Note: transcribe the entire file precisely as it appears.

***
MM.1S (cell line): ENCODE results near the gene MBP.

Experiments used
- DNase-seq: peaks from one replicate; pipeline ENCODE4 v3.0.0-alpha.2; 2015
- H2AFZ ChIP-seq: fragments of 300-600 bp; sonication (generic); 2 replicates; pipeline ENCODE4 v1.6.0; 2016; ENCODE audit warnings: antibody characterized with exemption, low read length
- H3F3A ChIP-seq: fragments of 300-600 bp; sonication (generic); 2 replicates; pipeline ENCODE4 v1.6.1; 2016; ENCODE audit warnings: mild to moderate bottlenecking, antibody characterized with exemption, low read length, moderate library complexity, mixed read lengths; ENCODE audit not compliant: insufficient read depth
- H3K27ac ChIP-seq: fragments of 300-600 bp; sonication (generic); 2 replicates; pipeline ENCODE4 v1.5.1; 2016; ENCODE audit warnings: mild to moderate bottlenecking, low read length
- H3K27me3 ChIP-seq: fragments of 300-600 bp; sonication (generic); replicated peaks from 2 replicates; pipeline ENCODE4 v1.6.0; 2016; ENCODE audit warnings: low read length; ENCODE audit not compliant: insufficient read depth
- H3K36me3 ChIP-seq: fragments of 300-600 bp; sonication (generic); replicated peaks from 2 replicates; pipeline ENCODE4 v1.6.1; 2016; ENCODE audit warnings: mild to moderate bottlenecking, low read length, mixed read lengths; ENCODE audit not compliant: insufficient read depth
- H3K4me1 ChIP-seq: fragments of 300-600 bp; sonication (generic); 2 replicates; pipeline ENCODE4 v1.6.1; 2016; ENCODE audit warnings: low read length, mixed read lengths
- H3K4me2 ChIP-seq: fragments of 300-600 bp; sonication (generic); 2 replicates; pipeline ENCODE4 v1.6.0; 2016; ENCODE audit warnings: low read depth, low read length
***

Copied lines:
MM.1S (cell line): ENCODE results near the gene MBP.

Experiments used
- DNase-seq: peaks from one replicate; pipeline ENCODE4 v3.0.0-alpha.2; 2015
- H2AFZ ChIP-seq: fragments of 300-600 bp; sonication (generic); 2 replicates; pipeline ENCODE4 v1.6.0; 2016; ENCODE audit warnings: antibody characterized with exemption, low read length
- H3F3A ChIP-seq: fragments of 300-600 bp; sonication (generic); 2 replicates; pipeline ENCODE4 v1.6.1; 2016; ENCODE audit warnings: mild to moderate bottlenecking, antibody characterized with exemption, low read length, moderate library complexity, mixed read lengths; ENCODE audit not compliant: insufficient read depth
- H3K27ac ChIP-seq: fragments of 300-600 bp; sonication (generic); 2 replicates; pipeline ENCODE4 v1.5.1; 2016; ENCODE audit warnings: mild to moderate bottlenecking, low read length
- H3K27me3 ChIP-seq: fragments of 300-600 bp; sonication (generic); replicated peaks from 2 replicates; pipeline ENCODE4 v1.6.0; 2016; ENCODE audit warnings: low read length; ENCODE audit not compliant: insufficient read depth
- H3K36me3 ChIP-seq: fragments of 300-600 bp; sonication (generic); replicated peaks from 2 replicates; pipeline ENCODE4 v1.6.1; 2016; ENCODE audit warnings: mild to moderate bottlenecking, low read length, mixed read lengths; ENCODE audit not compliant: insufficient read depth
- H3K4me1 ChIP-seq: fragments of 300-600 bp; sonication (generic); 2 replicates; pipeline ENCODE4 v1.6.1; 2016; ENCODE audit warnings: low read length, mixed read lengths
- H3K4me2 ChIP-seq: fragments of 300-600 bp; sonication (generic); 2 replicates; pipeline ENCODE4 v1.6.0; 2016; ENCODE audit warnings: low read depth, low read length